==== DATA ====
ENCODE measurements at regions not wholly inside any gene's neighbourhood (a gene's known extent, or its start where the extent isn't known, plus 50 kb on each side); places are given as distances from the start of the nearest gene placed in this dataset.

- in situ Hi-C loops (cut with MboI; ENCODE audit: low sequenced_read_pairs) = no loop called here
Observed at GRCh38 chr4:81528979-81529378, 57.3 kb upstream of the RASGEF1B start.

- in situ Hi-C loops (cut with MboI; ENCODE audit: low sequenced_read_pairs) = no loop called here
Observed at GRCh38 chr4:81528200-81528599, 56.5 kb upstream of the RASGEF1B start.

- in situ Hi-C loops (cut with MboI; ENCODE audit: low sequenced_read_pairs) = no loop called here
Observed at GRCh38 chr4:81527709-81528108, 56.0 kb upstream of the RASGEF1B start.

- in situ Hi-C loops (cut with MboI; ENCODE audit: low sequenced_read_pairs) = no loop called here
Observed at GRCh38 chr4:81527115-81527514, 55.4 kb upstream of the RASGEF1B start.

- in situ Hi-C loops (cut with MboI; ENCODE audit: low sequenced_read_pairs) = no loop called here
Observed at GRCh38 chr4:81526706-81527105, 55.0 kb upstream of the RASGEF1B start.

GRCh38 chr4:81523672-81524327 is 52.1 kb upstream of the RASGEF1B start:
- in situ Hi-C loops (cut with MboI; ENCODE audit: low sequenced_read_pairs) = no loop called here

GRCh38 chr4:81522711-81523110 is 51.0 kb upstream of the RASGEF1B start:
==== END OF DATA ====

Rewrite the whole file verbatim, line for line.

ENCODE measurements at regions not wholly inside any gene's neighbourhood (a gene's known extent, or its start where the extent isn't known, plus 50 kb on each side); places are given as distances from the start of the nearest gene placed in this dataset.

- in situ Hi-C loops (cut with MboI; ENCODE audit: low sequenced_read_pairs) = no loop called here
Observed at GRCh38 chr4:81528979-81529378, 57.3 kb upstream of the RASGEF1B start.

- in situ Hi-C loops (cut with MboI; ENCODE audit: low sequenced_read_pairs) = no loop called here
Observed at GRCh38 chr4:81528200-81528599, 56.5 kb upstream of the RASGEF1B start.

- in situ Hi-C loops (cut with MboI; ENCODE audit: low sequenced_read_pairs) = no loop called here
Observed at GRCh38 chr4:81527709-81528108, 56.0 kb upstream of the RASGEF1B start.

- in situ Hi-C loops (cut with MboI; ENCODE audit: low sequenced_read_pairs) = no loop called here
Observed at GRCh38 chr4:81527115-81527514, 55.4 kb upstream of the RASGEF1B start.

- in situ Hi-C loops (cut with MboI; ENCODE audit: low sequenced_read_pairs) = no loop called here
Observed at GRCh38 chr4:81526706-81527105, 55.0 kb upstream of the RASGEF1B start.

GRCh38 chr4:81523672-81524327 is 52.1 kb upstream of the RASGEF1B start:
- in situ Hi-C loops (cut with MboI; ENCODE audit: low sequenced_read_pairs) = no loop called here

GRCh38 chr4:81522711-81523110 is 51.0 kb upstream of the RASGEF1B start: